Friday, 29 July 2016

Should Abortion be Forbidden (against "Father Thomas Reese, a Catholic Jesuit professor" and feat. Putin)

Let us first quote the "Jesuit":

“Faith has motivated people to be involved in politics,” he said*, noting the abolitionist movement. “At the same time, theologians since Augustine and Thomas Aquinas have argued that all of the moral law should not be enacted as part of civil law. For example, both Augustine and Thomas Aquinas were in favor of legalized prostitution, because they thought it would protect good women from bad men. So each politician has to look at the moral law, look at what’s good for society, and actually also have to look at what’s possible, what can be implemented as part of law.”

A harlot who repents can go to Heaven. An aborted fetus dies without baptism.

Therefore avoiding to abort is a lot more serious than avoiding prostitution.

Abortion has risen considerably due to lowered possibilities of poor and young (as in teenage) mothers to raise children without them being taken away.

In order to make it possible to forbid abortion, it is probably necessary ALSO to restate the dignity of poor and young parents, including the right to marry.

But the question of whether abortion "can" be forbidden is not as simple as whether such a ban would be sufficiently popular. For one thing, in the time of Constantine, perhaps half the Romans were Catholics. The rest presumably accepted abortion. And still, he forbade it. So, presumably, authorities had to do some persuasion in not always totally gentle ways. Burying women alive who had aborted was one way. In our days, too many young girls have been pushed into it, so burying some teachers, parents and perhaps doctors alive would perhaps be more adequate, if the mothers were young - or in other ways in positions to be pushed around.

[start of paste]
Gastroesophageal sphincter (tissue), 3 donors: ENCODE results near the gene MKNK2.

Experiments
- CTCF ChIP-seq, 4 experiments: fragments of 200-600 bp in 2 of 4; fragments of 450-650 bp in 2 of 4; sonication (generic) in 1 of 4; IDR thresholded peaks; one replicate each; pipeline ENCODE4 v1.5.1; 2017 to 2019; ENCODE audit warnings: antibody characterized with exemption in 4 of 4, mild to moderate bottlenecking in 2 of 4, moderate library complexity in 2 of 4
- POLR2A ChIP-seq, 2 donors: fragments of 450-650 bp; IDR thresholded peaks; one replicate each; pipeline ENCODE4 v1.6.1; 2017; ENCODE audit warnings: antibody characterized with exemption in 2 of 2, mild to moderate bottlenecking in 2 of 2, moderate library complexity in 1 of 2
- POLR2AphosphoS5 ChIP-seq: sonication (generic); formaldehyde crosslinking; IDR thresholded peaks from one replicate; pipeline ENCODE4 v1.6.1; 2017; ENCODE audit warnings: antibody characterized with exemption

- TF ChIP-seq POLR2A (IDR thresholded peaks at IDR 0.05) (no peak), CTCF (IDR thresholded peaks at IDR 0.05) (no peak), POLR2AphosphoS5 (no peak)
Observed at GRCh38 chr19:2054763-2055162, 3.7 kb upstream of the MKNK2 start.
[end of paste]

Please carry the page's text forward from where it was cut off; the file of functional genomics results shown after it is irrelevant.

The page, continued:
So, if that can absolutely NOT be done, even that, our nations are FAR worse off than Roman Empire just before 313.

But another point is, our nations are not all equal. Ireland is better than France. Alabama is better than New York.

Someone argued Putin could not forbid abortion - what does that say of Russia? And can Putin in any way shape or form be said to be a "son of Russia"?

If he cannot in Russia forbid abortion - is not the Russia he rules and which he grew up in something quite other than the Swiataja Rus one sometimes hears of?

If Russia is an apostate nation and Kirill an apostate bishop, is not Putin then the "son of a false virgin and an apostate bishop"?

And if Russia cannot forbid abortion, if Russia was a nation that was Christian and where abortion was forbidden up to 1917, how is Russia NOT an apostate nation?

If Kirill calls the calls of the Tea Party for forbidding abortion a lingering for a "Christian Sharia" - wasn't that Kirill's phrase? - how is he NOT an apostate bishop?

Yes, the theologian St Thomas Aquinas has argued not all moral law should be civil law. Let us have a look at the exact words ....

First we look up I-II. Then Human law QQ 95 seq., then when what I looked for was not in Q 95, Question 96. The power of human law AND we find an article Article 2. Whether it belongs to the human law to repress all vices?

Here** St Thomas first lists arguments it should, then says why it shouldn't, then answers the arguments he first listed.

Objection 1. It would seem that it belongs to human law to repress all vices. For Isidore says (Etym. v, 20) that "laws were made in order that, in fear thereof, man's audacity might be held in check." But it would not be held in check sufficiently, unless all evils were repressed by law. Therefore human laws should repress all evils.

Objection 2. Further, the intention of the lawgiver is to make the citizens virtuous. But a man cannot be virtuous unless he forbear from all kinds of vice. Therefore it belongs to human law to repress all vices.

Objection 3. Further, human law is derived from the natural law, as stated above (Question 95, Article 2). But all vices are contrary to the law of nature. Therefore human law should repress all vices.

Here is his reason from authority and his reasoning why they should not: